I missed Labyrinth when it was released and saw it for the first time in 2010 or 2011. My thought then was, how could I have missed this film? (I was in college and probably getting drunk somewhere.) Jim Henson’s puppets comprise the supporting cast, but they’re not nearly as annoying as Scott’s poorly executed elves and fairies in Legend. Unlike the other fantasies listed here, Labyrinth is definitely a children’s film: it’s really about Sarah’s transition from a petulant child to a young woman accepting of her adult responsibilities.


It even has a few songs, but David Bowie sings them, and that’s always worth watching.



  1. Avatar Davieboy says:

    Excellent job there, thanks! Love the shout-out to Ivanhoe; apart from being a great movie, the book itself was one of those that led me on my path as a reader of both fantasy and historical fiction. You could argue that the final showdown had a fantasy element. I’d put The Thief of Baghdad in there somewhere too….

  2. Avatar Lord Mondegreen says:

    To add a few painfully missing from the list:

    – Krull (1983)
    – The Princess Bride (1987)
    – Willow (1988)

    In fact, I just discovered this:

  3. Avatar Al says:

    Nice list. I’d add Krull and Beastmaster to it though.

  4. Thank you for writing this. I will never get bored reading people’s thoughts and memories of the films and books which shaped my childhood, and thus who I am today.
    “Proudfeet!” Ralph Bakshi’s LOTR was for me also one of those unique films that lingered in my waking mind and entered into weird dreams. Let’s face it, the film was like a nightmare with that mix of animation and the shadowy orcs, Nazgul and humans.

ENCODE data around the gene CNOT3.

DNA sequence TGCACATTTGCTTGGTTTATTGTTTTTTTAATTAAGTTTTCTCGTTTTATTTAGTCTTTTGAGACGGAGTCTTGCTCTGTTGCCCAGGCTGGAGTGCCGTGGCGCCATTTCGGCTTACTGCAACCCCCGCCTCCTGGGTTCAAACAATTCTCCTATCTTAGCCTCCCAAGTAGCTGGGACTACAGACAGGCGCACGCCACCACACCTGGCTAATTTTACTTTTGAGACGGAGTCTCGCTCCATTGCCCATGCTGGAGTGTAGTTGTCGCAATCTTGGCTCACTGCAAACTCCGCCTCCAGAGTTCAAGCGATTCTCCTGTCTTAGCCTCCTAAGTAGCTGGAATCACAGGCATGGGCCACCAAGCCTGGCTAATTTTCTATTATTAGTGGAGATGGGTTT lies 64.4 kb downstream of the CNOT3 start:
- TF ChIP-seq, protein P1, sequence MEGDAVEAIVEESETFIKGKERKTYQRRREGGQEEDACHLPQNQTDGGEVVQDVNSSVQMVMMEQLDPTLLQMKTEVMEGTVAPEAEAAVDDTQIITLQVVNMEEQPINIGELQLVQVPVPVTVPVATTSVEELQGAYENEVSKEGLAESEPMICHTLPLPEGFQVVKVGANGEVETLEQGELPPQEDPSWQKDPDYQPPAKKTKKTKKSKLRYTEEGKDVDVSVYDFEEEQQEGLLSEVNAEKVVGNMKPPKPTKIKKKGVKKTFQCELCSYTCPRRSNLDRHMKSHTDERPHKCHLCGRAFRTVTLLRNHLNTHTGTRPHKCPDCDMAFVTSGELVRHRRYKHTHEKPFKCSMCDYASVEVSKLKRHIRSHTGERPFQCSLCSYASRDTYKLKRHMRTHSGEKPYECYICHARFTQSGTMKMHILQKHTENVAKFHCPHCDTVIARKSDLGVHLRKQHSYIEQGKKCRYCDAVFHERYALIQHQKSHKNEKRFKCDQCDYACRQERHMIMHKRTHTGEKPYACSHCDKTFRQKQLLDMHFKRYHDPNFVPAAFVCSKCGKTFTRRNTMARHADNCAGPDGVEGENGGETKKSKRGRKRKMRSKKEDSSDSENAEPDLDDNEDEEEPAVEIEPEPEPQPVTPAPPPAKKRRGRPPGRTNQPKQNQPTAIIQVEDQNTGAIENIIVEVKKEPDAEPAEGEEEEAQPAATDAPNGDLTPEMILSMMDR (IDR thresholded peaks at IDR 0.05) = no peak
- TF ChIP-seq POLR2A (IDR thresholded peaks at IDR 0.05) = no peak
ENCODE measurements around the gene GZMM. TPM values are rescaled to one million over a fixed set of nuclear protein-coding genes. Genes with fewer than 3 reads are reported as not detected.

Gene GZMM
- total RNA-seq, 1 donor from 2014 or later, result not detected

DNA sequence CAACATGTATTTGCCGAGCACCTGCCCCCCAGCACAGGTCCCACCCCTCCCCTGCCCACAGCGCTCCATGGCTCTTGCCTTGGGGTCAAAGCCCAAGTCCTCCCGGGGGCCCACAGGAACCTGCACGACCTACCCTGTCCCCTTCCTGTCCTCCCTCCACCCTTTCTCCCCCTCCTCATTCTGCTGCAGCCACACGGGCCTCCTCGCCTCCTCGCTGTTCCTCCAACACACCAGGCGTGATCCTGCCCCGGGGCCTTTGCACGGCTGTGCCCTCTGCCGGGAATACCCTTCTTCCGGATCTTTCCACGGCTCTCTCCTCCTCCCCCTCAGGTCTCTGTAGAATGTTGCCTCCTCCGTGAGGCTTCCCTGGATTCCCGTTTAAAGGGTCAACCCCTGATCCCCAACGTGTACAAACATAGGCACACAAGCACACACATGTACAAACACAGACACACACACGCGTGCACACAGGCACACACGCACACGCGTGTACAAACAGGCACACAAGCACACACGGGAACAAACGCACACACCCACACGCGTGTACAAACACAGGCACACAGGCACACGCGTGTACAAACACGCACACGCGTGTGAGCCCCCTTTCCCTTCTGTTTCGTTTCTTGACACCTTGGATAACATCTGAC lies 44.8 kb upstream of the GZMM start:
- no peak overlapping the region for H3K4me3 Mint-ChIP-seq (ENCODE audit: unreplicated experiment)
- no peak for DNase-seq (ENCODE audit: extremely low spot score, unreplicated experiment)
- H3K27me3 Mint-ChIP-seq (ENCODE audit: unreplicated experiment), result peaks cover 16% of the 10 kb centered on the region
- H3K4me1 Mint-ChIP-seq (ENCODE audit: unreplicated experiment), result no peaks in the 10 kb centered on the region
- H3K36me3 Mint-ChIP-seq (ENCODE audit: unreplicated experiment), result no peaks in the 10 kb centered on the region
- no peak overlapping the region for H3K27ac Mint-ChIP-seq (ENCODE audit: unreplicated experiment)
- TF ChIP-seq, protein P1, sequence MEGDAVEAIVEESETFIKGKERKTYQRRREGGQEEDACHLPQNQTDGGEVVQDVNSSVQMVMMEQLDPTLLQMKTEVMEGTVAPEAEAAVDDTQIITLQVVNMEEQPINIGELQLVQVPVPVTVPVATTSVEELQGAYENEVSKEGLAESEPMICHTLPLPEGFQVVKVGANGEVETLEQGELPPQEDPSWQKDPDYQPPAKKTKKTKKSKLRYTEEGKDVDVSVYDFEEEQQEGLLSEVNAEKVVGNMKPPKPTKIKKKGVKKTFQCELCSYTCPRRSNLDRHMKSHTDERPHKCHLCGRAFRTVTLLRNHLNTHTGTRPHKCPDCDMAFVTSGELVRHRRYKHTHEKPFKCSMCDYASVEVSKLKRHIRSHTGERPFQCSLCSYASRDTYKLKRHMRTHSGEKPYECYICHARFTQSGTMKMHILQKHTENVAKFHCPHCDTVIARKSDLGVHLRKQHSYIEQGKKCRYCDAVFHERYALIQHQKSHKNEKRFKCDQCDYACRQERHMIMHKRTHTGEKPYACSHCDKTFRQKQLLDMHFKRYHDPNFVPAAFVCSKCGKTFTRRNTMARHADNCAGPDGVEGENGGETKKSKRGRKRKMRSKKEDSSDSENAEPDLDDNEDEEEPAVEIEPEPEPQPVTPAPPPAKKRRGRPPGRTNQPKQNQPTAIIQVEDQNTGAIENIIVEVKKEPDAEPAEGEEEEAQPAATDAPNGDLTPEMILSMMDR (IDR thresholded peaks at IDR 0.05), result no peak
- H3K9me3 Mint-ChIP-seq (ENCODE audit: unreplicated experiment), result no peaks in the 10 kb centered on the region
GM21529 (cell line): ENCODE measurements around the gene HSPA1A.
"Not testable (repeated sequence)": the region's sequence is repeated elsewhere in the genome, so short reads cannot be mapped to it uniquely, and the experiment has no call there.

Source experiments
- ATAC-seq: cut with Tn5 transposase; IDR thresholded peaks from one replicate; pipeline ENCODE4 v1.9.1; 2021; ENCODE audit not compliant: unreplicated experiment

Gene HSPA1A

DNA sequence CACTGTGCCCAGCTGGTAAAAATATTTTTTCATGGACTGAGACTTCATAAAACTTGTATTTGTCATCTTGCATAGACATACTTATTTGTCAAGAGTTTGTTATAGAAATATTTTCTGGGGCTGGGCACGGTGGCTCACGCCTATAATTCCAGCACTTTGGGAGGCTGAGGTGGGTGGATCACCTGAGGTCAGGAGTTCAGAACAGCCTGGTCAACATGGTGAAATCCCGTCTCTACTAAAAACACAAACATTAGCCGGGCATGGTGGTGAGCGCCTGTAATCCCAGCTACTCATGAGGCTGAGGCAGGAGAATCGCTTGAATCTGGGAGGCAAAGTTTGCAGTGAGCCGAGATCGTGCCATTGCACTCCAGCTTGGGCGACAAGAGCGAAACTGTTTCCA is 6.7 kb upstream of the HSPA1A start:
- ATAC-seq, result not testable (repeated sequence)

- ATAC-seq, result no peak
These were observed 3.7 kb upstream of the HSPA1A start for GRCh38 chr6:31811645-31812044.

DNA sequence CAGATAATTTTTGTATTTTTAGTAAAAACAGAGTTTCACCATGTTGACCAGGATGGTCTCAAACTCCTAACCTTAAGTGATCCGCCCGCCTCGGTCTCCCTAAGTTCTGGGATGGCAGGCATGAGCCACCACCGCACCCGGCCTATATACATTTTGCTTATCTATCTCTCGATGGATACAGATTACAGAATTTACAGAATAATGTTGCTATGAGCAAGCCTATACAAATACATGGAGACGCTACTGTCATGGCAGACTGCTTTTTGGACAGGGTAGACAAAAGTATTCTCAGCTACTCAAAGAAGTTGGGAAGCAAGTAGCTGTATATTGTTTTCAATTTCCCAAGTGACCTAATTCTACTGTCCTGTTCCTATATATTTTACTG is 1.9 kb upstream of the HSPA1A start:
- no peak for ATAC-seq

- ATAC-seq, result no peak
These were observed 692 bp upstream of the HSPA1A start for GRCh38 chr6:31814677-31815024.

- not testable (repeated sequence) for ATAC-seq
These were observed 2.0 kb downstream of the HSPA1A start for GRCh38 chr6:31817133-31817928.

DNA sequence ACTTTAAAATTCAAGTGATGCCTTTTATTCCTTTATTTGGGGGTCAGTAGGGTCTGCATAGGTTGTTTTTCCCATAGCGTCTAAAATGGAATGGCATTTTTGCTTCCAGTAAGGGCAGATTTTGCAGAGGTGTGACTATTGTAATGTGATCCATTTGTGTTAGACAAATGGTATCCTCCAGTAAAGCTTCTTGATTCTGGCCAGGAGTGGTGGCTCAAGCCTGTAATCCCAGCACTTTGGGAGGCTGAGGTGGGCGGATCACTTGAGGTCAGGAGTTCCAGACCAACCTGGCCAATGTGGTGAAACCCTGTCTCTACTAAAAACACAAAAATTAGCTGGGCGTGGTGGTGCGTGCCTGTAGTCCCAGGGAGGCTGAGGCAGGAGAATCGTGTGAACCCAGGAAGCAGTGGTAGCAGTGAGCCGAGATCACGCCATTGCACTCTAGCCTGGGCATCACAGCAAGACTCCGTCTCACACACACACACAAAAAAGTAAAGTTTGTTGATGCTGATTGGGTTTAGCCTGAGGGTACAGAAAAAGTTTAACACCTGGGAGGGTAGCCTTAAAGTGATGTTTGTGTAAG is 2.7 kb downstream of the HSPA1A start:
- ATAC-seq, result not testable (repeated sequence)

I remember seeing the end of the Rankin & Bass ROTK and hearing that song “The end of the ring, the return of the king!” but not knowing what it was at the time. Then when I watched Bakshi’s LOTR and it ended with the heart-breaking news that the sequel was never made, I was confused. “But they did make it” I thought. I just Google Imaged that film and reckon it is probably best NOT to watch it.
    Appreciated your words on Excalibur. I watched it the other day and saw it in a different light (last time I watched was over twenty years ago). That exchange between Arthur and Guenevere is a good one to reflect upon. And yes, ha ha!, Uther & Igraine was a bit of an eye-opener to a ten year old boy!
    A few quick shout-outs to finish my comment:
    Hawk the Slayer – Crow!
    The Beastmaster – Tanya Roberts! …and a cool story, of course.
    Krull – Francesca Annis! …oh, and bad-ass Slayers.
    Red Sonja – Brigitte Nielsen! And the guy from Auf Wiedersehn Pet getting sass and sword.
    Anybody remember the animation with a young male hero and a fair maiden called Melisandre?! Niggling me.

    • Avatar A.M. Justice says:

      Thanks for sharing my enthusiasm for these films. I also loved Krull, and I enjoyed Mark Singer’s abs probably as much as you enjoyed Tanya Robert’s bare midriff in Beastmaster. I don’t think I’ve ever seen Red Sonja!

    • Avatar Scott says:

      The animation was A Flight of Dragons….a classic!